15

about one month in the fall, then return to sea for another 4 to 5 months. Both sexes take two trips to sea per year until they undergo puberty. When they come of reproductive age, the fall haul-out is skipped, and the seal remains at sea for 11 months of the year. Thereafter, the adult pattern is adopted. Females make a postlactation trip to sea lasting a mean of 72.6 ± 5.0 days, followed by a one-month molt on land, followed by another 8-month trip to sea over the course of pregnancy. Thus, adult females are at sea for 10 months of the year (Le Boeuf et al. 1988; Le Boeuf, this volume). Adult males also make two trips to sea per year but spend less total time at sea, 8 months, than females (Le Boeuf, this volume; Stewart and DeLong, this volume). Southern elephant seals appear to hold to a similar schedule at sea (Laws 1956a ; Hindell and Burton 1988).

Research on the migratory paths and location of foraging areas of both species is in progress (Hindell, Slip, and Burton 1991; DeLong, Stewart, and Hill 1992; Bester and Pansegrouw 1992; McConnell, Chambers, and Fedak 1992; Le Boeuf et al. 1993) and is treated in several chapters in this volume (chaps. 5, 13, 16, and 20).

Reproduction

Social Organization and Mating Behavior

Bulls are belligerent when they arrive on the rookery at the start of the breeding season, threatening and fighting with each other in areas where females will settle to give birth. When pregnant females begin arriving, they seek each other out for safety from the sexually aggressive males and gather in groups, or harems. The result of the fierce, bloody encounters between males is a dominance hierarchy at each breeding area (Le Boeuf and Peterson 1969; Le Boeuf 1974; McCann 1981). This social structure effectively reduces access to the grouped females to a few of the highest-ranking males in the area. One male, the alpha or beachmaster, dominates all other males and keeps them away from females with the species-specific threat vocalization delivered with the head and neck elevated, braced up with the foreflippers. The second-ranked male keeps all other males away from females, too, but defers to the top-ranked male, and so it goes with decreasing rank. Social rank is directly associated with access to females; the alpha bull situates himself in the middle of the group of females. Although small harems of 100 females or less may be ruled by one bull, as the female group increases in number, it becomes too time- and energy-consuming for the alpha male to keep all other males out. Other males, next in rank, take up peripheral positions in the harem. In small colonies, the harems are smaller and discrete, each controlled by a single dominant bull, with subordinate bulls positioned around but outside the harem. In very large colonies, like


16

some beaches at South Georgia, there may be a nearly continuous mass of breeding females stretching for a kilometer or more, without individual harems. Alpha males and subordinate bulls are then positioned at intervals among the females (Laws 1956a ).

Mating Success of Males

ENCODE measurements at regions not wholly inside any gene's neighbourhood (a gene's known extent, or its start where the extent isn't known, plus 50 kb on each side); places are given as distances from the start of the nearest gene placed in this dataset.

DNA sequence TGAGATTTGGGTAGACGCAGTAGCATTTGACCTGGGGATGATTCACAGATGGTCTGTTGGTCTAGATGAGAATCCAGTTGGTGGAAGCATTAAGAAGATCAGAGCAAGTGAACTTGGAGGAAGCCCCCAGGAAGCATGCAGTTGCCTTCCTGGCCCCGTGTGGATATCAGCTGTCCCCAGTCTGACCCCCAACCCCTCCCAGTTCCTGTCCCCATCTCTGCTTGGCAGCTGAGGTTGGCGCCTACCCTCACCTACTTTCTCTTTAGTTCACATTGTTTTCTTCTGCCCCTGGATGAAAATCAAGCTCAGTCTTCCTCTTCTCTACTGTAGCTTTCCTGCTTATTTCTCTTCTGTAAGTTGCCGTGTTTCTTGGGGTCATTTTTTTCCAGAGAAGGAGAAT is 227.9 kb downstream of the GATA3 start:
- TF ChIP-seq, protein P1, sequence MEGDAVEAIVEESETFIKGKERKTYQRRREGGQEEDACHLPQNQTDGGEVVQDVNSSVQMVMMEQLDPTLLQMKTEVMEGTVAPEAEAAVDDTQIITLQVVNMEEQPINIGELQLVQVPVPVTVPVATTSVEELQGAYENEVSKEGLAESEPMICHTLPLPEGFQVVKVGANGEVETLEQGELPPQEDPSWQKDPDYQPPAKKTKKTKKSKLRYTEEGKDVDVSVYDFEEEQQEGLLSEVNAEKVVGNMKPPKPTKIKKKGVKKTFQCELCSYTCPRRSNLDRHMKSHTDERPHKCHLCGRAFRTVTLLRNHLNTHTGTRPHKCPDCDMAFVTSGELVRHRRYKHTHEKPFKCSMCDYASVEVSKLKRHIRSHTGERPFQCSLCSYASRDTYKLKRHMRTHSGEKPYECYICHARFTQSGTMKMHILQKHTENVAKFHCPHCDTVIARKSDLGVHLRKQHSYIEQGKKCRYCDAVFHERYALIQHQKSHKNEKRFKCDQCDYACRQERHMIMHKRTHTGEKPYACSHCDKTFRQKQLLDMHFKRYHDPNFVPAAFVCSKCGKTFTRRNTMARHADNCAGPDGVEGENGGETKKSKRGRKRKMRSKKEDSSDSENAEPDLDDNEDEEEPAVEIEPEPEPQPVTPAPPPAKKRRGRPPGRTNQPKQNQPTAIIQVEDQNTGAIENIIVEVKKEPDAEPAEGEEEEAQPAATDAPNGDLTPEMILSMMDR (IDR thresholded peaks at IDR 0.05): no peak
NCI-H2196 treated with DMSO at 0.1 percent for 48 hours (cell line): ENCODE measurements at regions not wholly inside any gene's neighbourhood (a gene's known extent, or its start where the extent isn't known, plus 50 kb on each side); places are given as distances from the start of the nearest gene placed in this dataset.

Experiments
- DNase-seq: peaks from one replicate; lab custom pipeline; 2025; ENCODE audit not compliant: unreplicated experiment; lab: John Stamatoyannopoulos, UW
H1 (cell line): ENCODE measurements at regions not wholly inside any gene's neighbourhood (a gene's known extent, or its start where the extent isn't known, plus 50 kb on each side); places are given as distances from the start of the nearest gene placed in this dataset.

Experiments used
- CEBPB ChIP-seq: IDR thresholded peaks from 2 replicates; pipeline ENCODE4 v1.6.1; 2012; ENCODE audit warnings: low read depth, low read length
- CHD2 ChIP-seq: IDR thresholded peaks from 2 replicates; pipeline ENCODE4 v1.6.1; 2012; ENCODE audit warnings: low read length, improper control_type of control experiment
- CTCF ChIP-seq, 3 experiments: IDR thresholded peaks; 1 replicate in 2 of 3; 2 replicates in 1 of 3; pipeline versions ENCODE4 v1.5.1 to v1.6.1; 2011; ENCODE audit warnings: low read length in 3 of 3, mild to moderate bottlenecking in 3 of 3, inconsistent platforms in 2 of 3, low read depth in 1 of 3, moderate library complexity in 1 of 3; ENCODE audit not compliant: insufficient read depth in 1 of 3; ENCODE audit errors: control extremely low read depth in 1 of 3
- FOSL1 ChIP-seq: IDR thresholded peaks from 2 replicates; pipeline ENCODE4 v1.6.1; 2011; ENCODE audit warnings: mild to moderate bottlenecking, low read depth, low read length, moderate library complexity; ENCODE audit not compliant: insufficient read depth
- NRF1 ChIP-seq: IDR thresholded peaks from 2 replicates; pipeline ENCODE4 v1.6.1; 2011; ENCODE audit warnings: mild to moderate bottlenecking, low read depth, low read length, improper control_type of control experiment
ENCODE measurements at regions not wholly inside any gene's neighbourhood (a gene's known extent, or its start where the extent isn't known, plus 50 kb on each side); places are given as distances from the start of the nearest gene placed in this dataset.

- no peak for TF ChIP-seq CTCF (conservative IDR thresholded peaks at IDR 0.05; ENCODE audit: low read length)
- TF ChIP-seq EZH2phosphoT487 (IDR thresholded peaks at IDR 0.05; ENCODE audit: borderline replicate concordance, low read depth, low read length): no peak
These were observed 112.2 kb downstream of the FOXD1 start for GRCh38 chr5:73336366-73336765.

The ultimate result of this power structure is that few males mate, and male mating success is directly related to social rank in the dominance hierarchy. At Año Nuevo, as few as 5 out of 180 males were responsible for up to 92% of the copulations observed with up to 470 females during a breeding season; one male held the alpha position in a large harem and dominated mating for four consecutive years, inseminating an estimated 200 females (Le Boeuf 1974). In the southern elephant seal, M. N. Bester and I. S. Wilkinson (this volume) recorded that "dominant bulls controlling the harems achieved over 98% of all matings."

A study of lifetime reproductive success at Año Nuevo confirms that there is great variance in male reproductive success (Le Boeuf and Reiter 1988). In a sample of 91 male pups, only 19 reached breeding age. Three males were extremely successful, inseminating an estimated 121, 97, and 63 females, respectively; 5 other males apparently inseminated 69 females, and the remaining 11 surviving males (as well as the 72 nonsurvivors) failed to mate. The males most successful at mating achieved high ranks in the dominance hierarchies associated with harems.

Although males undergo puberty at about 5 years of age in the northern species and 4 to 5 years of age in the southern species, they do not achieve high rank until they are older, at least eight years of age, and larger (Laws 1956a ; McCann 1985; Clinton, this volume; Deutsch et al., this volume). Prime breeding years for northern males are at age 9 to 12, males are in decline at age 13, and 14 years is the maximum life span (Le Boeuf and Reiter 1988). The majority of breeding bulls in the southern species are also 9 to 12 years old, but the maximum life span is 20 years (Laws 1953a ; McCann 1985). Despite the predominance of adult males in mating and male-male competition, four other categories of subadult males (SAMs) are present during the breeding season: SAM1 = 4 years old, SAM2 = 5 years old, SAM3 = 6 years old, and SAM4 = 7 years old (Le Boeuf 1974; Cox and Le Boeuf 1977; Clinton, this volume).

The Reproductive Cycle of Females